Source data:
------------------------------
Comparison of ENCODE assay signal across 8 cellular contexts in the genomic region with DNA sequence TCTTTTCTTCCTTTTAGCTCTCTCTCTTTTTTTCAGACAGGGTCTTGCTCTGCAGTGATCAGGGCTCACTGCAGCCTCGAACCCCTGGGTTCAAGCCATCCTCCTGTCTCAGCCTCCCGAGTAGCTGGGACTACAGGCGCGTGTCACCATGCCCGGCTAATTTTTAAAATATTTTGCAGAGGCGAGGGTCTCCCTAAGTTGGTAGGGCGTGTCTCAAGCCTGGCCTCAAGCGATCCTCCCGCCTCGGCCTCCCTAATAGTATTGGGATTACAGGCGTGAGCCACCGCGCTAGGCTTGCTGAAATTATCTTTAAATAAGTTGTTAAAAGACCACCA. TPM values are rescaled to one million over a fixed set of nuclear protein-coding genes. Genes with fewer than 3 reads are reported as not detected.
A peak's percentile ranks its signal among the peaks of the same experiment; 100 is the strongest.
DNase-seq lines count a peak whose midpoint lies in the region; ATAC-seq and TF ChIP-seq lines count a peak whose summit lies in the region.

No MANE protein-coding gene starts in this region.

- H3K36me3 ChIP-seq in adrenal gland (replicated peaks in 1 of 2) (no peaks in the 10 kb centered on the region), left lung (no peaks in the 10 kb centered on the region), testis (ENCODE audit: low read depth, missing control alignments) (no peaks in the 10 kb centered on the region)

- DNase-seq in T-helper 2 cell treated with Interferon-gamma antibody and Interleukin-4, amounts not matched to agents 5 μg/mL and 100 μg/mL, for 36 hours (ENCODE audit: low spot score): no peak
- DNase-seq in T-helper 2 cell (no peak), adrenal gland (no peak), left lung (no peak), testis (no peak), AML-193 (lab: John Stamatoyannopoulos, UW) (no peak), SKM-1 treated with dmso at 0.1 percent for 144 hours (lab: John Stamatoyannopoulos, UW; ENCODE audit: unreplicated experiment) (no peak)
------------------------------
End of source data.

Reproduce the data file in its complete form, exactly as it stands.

Comparison of ENCODE assay signal across 8 cellular contexts in the genomic region with DNA sequence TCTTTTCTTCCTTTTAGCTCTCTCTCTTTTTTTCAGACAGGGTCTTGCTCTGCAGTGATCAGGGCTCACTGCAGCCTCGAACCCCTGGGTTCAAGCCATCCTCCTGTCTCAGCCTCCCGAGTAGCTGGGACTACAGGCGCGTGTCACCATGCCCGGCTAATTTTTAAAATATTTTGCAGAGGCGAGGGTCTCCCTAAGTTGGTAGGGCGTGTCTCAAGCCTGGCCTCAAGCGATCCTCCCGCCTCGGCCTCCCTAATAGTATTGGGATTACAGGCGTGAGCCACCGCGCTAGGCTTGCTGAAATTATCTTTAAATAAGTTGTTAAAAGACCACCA. TPM values are rescaled to one million over a fixed set of nuclear protein-coding genes. Genes with fewer than 3 reads are reported as not detected.
A peak's percentile ranks its signal among the peaks of the same experiment; 100 is the strongest.
DNase-seq lines count a peak whose midpoint lies in the region; ATAC-seq and TF ChIP-seq lines count a peak whose summit lies in the region.

No MANE protein-coding gene starts in this region.

- H3K36me3 ChIP-seq in adrenal gland (replicated peaks in 1 of 2) (no peaks in the 10 kb centered on the region), left lung (no peaks in the 10 kb centered on the region), testis (ENCODE audit: low read depth, missing control alignments) (no peaks in the 10 kb centered on the region)

- DNase-seq in T-helper 2 cell treated with Interferon-gamma antibody and Interleukin-4, amounts not matched to agents 5 μg/mL and 100 μg/mL, for 36 hours (ENCODE audit: low spot score): no peak
- DNase-seq in T-helper 2 cell (no peak), adrenal gland (no peak), left lung (no peak), testis (no peak), AML-193 (lab: John Stamatoyannopoulos, UW) (no peak), SKM-1 treated with dmso at 0.1 percent for 144 hours (lab: John Stamatoyannopoulos, UW; ENCODE audit: unreplicated experiment) (no peak)